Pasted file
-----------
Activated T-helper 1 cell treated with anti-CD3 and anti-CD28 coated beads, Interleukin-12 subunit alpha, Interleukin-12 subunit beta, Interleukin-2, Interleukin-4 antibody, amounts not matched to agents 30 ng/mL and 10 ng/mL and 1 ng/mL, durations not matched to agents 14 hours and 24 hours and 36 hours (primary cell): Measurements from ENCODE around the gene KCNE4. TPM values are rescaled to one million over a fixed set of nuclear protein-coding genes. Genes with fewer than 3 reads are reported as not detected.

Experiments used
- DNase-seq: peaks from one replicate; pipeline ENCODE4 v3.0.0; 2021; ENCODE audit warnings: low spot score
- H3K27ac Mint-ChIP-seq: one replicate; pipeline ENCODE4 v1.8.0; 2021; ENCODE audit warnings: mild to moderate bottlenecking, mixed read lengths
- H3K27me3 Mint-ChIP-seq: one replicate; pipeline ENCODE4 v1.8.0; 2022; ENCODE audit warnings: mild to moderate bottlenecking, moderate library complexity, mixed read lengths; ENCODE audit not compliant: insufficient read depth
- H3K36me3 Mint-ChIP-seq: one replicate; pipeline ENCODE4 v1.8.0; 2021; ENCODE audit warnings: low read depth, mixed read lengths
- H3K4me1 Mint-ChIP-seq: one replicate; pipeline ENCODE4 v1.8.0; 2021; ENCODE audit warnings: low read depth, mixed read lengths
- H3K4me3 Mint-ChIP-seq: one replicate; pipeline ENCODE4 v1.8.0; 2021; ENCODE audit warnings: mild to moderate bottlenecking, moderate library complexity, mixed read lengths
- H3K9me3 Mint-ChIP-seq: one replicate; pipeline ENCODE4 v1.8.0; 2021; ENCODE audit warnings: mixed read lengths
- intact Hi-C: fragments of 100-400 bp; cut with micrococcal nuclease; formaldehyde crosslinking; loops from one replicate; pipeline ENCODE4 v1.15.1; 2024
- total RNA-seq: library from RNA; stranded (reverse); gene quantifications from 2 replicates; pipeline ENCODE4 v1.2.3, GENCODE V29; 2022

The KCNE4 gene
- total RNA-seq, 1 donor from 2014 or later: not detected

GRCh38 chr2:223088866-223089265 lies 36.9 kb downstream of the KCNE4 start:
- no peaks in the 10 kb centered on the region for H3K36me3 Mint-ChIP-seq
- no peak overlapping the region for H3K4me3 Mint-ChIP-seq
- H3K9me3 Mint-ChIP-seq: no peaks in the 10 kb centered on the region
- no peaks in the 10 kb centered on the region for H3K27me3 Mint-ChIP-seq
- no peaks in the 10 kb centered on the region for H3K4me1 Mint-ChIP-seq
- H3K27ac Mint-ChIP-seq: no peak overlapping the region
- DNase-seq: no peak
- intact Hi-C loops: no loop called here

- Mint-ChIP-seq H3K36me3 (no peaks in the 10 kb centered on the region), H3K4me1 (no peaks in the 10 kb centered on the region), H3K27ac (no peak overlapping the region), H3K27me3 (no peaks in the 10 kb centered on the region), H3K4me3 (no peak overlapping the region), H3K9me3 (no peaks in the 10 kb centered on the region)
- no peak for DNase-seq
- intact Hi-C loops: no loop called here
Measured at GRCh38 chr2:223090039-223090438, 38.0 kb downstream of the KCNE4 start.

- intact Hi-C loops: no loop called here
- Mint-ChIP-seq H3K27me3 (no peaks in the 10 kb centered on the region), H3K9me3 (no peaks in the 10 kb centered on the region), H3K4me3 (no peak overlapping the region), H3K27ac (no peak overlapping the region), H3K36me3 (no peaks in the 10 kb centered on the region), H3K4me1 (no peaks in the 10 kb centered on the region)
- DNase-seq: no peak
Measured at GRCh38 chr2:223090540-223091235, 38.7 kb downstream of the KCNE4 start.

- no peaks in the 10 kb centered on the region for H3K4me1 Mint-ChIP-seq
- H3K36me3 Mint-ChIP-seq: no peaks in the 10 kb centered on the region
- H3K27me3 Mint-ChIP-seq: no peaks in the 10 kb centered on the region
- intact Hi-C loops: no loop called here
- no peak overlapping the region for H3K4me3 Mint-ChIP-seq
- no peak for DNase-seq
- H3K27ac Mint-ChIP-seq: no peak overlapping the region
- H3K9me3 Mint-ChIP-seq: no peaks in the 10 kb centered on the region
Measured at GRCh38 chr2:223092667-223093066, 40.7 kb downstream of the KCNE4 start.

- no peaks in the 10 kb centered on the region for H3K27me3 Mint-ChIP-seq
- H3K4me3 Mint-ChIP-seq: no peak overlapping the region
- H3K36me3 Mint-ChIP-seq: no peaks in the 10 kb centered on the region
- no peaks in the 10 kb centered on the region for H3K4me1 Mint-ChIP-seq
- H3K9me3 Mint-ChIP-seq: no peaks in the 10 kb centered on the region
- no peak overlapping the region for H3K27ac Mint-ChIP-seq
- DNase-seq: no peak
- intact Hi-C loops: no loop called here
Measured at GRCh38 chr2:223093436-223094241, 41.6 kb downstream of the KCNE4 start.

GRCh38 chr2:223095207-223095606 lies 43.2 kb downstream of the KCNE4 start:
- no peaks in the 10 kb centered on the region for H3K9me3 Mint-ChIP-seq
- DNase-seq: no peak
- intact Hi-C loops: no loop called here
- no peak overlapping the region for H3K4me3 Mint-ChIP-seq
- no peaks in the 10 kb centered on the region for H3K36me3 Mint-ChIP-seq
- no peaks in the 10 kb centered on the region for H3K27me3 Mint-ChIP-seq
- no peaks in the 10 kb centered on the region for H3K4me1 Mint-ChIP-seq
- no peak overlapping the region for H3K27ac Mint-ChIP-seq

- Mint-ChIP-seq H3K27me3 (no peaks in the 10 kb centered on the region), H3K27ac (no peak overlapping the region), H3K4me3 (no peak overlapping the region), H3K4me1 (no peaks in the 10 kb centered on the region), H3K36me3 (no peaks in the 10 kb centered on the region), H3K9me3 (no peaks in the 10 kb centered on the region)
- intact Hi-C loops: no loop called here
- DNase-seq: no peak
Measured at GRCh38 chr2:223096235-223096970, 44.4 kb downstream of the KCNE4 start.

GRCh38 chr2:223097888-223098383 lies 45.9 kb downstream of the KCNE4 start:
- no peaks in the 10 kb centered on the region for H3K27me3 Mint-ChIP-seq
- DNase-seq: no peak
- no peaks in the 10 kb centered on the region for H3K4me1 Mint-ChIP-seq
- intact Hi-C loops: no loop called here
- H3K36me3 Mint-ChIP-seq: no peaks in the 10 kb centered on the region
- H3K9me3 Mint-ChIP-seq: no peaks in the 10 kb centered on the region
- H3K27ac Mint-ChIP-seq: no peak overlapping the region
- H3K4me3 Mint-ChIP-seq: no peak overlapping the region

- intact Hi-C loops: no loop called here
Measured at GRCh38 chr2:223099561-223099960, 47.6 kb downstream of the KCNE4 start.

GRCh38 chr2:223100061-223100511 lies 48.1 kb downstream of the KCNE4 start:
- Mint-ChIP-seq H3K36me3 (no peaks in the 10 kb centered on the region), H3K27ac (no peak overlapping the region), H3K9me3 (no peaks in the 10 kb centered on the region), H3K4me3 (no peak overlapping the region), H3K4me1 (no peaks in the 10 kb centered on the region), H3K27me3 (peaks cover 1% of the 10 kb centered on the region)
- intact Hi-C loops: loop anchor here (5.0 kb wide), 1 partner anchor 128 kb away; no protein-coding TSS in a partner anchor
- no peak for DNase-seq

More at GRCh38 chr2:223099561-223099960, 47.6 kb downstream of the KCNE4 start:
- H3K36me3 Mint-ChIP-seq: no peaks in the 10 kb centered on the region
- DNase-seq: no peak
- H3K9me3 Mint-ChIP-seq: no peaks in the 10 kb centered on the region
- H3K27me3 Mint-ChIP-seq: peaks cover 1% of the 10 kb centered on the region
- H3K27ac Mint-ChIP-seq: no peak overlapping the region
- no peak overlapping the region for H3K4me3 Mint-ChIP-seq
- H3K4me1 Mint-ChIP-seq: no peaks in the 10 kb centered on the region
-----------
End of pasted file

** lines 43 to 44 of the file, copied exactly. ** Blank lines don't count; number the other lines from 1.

- no peaks in the 10 kb centered on the region for H3K4me1 Mint-ChIP-seq
- H3K9me3 Mint-ChIP-seq: no peaks in the 10 kb centered on the region